This holiday season, we witnessed the continued and painful decline of main-street retail as consumers increasingly shop on their mobile devices. Retailers are deploying omni-channel strategies to mitigate lost sales in their stores and move their customers to more efficient and cost-effective cloud-based, mobile channels. Should the corner bank be concerned? Some say no. Bank managers still see cradle-to-grave customer affinity at the same time the bank’s marketing department has managed to move many account holders into a mobile relationship, and own a unique real-estate position on the smartphone.
The future seems positive for banks (according to a Salesforce white paper on banking behaviour in May 2016), with 75% of millennials dependent on their mobile banking apps. Customers are opening their larger screens and mobile apps daily to check their accounts, pay bills, make deposits and transfer funds. However, is it this very advantage that makes the banking industry more precarious now than before mobile services entered main street? The incumbent may be up for grabs.
More than ever before, there are more opportunities for alternative financing companies to shake up the banking industry. Remember that these are the same customers who abandoned their Facebook accounts for Snapchat, their iTunes for Spotify, their Tinder accounts for Bumble, and Twitter for … what? Loyalty is increasingly fleeting.
Let’s look at the incumbent banking sector. Forward-thinking banks are retrofitting their bricks-and-mortar branches with more automated functionality. They’re attempting to act as a financial concierge. Their staff are retrained to encourage customers into the cloud. And well they should. Young consumers are looking to skip the line and deposit their cheques and perform other banking services instantly.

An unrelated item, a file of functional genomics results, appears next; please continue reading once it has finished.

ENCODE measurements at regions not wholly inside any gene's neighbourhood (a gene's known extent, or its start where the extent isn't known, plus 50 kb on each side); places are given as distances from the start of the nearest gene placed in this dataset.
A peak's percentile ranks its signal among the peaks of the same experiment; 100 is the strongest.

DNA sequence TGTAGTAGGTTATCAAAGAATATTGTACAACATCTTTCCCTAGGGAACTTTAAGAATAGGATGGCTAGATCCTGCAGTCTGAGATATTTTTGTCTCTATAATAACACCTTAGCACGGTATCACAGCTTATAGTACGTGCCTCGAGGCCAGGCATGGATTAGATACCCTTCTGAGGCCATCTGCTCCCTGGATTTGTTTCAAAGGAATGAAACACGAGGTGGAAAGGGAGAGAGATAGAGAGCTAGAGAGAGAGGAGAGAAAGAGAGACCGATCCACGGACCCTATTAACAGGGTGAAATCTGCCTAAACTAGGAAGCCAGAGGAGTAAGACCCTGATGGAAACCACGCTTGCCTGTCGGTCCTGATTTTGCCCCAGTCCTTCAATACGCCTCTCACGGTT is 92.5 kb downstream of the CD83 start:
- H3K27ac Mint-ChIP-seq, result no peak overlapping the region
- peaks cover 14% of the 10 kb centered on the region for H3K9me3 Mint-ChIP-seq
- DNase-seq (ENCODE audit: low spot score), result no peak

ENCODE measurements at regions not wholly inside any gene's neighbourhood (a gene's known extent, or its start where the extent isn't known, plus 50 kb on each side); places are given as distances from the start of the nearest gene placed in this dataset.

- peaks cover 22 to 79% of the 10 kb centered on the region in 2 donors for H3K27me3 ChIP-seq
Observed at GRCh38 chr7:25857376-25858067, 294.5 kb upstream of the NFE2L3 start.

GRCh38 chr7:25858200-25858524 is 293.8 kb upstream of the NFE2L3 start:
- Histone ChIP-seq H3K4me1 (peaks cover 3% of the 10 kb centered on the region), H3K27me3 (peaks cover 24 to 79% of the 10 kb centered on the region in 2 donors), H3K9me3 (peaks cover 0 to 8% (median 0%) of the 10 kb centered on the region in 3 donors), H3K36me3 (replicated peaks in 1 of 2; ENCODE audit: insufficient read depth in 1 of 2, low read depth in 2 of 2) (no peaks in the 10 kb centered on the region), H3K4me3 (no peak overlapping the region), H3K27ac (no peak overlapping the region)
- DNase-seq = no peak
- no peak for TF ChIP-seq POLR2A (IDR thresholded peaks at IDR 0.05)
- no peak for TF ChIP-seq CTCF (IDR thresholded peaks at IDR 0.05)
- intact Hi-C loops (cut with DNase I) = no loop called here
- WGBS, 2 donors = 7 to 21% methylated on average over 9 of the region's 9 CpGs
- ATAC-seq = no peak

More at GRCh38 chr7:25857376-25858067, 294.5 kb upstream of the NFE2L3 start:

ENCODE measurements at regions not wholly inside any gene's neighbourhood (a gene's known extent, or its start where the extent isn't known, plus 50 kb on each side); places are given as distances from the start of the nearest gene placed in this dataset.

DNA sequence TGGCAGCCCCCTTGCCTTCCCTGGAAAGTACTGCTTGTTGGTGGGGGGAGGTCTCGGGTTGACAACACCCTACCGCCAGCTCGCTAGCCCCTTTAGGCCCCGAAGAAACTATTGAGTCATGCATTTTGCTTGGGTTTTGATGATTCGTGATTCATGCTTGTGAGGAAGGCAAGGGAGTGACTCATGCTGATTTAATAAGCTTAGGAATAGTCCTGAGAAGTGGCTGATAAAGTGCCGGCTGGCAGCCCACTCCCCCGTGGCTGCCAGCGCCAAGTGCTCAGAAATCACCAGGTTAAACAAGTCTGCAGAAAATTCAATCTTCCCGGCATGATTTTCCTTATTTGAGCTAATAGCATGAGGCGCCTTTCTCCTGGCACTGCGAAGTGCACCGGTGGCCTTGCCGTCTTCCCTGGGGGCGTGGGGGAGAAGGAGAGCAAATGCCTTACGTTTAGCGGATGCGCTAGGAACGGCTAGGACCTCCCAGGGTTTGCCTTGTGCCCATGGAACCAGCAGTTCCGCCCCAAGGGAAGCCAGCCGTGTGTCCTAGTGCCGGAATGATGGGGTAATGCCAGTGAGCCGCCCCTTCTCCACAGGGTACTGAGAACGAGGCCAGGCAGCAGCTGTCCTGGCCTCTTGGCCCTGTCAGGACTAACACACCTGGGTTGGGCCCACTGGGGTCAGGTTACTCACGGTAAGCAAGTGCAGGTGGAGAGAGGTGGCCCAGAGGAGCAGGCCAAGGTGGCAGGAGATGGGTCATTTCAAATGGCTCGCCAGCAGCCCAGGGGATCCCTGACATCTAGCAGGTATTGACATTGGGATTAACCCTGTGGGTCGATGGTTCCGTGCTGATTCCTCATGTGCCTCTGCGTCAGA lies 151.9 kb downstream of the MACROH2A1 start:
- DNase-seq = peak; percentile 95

Tech leaders such as the Bank of America (BOA) and ING have successfully created an agile technology environment to enhance their digital services and increase responsiveness to customers. Tangerine of Canada and Fidor Bank of Germany have shed their physical footprints and gone digital native. These are full-fledged banks that are built and branded on technology and communications platforms. They have subbed their teller window for engagement channels such as video chat.
On the fringe, banks are going beyond mortgage calculators, digital cheque deposits and fraud alerts. Innovative banks are not only mobilising existing services, but adding mobile-first features such as with Scotia Bank of Canada, embedding consumer’s shopping receipts and vouchers into the mobile bank ledger. America First Credit Union of Utah allows customers to search for their next car purchase and apply for financing without leaving the mobile banking app.
Leviathans such as BOA have the ability to migrate its 25 million online customers using an internal technical team. However, it’s not feasible for most smaller banks to build, deploy and maintain a leading-edge mobile banking platform. To go beyond optimising digital processes, banks invariably find they need to partner, acquire and outsource mobile development to technology companies. Regardless, the bank will never win based on technology alone.
Any marketing rep will tell you that the most important aspect of a mobile strategy is the constant contact that digital affords, and in many cases demands.
A bank customer wants to hear about their bank activity. Younger customers demand immediate alerts when a transfer clears, an overdraft fee has been charged or a cheque bill is paid. Nearly half of millennials want to receive SMS alerts from their bank, and when they have a mobile app on the phone, 28% of millennials would prefer push notifications (Salesforce, May 2016).
It’s the relationship behind the technology that’s crucial to master. It’s the trust that the bank manager establishes at the branch that needs to be ported to the cloud. To this end, the bank has a die-hard weapon. It can lock the consumer in short-term with deposit accounts, and long-term with loans and mortgages. This allows the bank a daily, monthly and annual relationship with its customer. The bank has multiple retail touchpoints providing ample opportunity to continue to cross-sell and upsell additional services.It's the trust a bank manager establishes at the branch that needs to be ported to the cloud Click To Tweet